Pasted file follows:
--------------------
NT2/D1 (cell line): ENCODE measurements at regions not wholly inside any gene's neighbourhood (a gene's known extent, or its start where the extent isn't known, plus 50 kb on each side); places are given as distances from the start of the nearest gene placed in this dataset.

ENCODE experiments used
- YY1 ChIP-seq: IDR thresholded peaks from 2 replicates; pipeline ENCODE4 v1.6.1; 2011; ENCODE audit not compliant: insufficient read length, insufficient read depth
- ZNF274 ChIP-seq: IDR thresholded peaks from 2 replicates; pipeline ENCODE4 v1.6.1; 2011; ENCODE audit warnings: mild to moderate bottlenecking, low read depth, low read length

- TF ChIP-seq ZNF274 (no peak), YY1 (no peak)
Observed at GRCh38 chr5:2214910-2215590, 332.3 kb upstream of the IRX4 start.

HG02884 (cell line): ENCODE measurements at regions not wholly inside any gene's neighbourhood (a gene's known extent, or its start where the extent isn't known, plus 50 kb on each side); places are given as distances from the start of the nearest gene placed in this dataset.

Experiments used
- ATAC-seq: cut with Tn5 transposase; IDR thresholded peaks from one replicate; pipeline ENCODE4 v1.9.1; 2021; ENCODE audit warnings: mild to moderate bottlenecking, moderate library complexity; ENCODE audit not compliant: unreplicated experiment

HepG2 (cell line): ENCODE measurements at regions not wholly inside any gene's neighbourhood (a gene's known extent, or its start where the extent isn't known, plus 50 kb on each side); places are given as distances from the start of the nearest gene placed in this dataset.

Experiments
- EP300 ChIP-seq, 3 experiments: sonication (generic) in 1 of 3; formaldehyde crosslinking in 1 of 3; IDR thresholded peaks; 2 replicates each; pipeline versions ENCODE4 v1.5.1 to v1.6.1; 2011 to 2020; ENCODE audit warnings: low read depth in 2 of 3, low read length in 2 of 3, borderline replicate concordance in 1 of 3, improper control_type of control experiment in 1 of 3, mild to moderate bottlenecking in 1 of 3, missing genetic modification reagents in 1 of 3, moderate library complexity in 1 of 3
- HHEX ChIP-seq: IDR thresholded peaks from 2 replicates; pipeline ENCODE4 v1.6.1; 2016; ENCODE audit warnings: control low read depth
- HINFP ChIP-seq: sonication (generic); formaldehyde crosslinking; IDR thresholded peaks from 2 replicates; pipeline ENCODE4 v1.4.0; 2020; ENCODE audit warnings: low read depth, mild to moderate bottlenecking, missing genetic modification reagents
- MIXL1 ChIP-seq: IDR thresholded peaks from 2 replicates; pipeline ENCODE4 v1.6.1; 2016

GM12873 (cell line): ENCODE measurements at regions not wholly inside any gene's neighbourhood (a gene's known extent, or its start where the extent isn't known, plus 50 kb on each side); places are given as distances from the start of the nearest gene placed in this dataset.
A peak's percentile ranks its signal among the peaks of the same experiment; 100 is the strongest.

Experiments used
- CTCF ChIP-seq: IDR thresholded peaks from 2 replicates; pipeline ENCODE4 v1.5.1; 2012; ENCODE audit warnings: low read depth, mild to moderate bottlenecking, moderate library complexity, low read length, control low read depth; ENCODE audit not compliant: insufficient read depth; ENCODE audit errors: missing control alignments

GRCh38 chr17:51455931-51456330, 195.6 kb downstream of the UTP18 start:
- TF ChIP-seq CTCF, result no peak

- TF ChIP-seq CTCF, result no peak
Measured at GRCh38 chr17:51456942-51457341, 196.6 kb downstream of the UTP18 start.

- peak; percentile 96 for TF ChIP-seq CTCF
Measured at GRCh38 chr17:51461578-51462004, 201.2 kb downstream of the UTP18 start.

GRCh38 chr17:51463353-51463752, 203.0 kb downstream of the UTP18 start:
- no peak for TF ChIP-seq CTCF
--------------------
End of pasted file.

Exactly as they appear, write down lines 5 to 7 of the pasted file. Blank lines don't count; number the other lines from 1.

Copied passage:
- TF ChIP-seq ZNF274 (no peak), YY1 (no peak)
Observed at GRCh38 chr5:2214910-2215590, 332.3 kb upstream of the IRX4 start.

HG02884 (cell line): ENCODE measurements at regions not wholly inside any gene's neighbourhood (a gene's known extent, or its start where the extent isn't known, plus 50 kb on each side); places are given as distances from the start of the nearest gene placed in this dataset.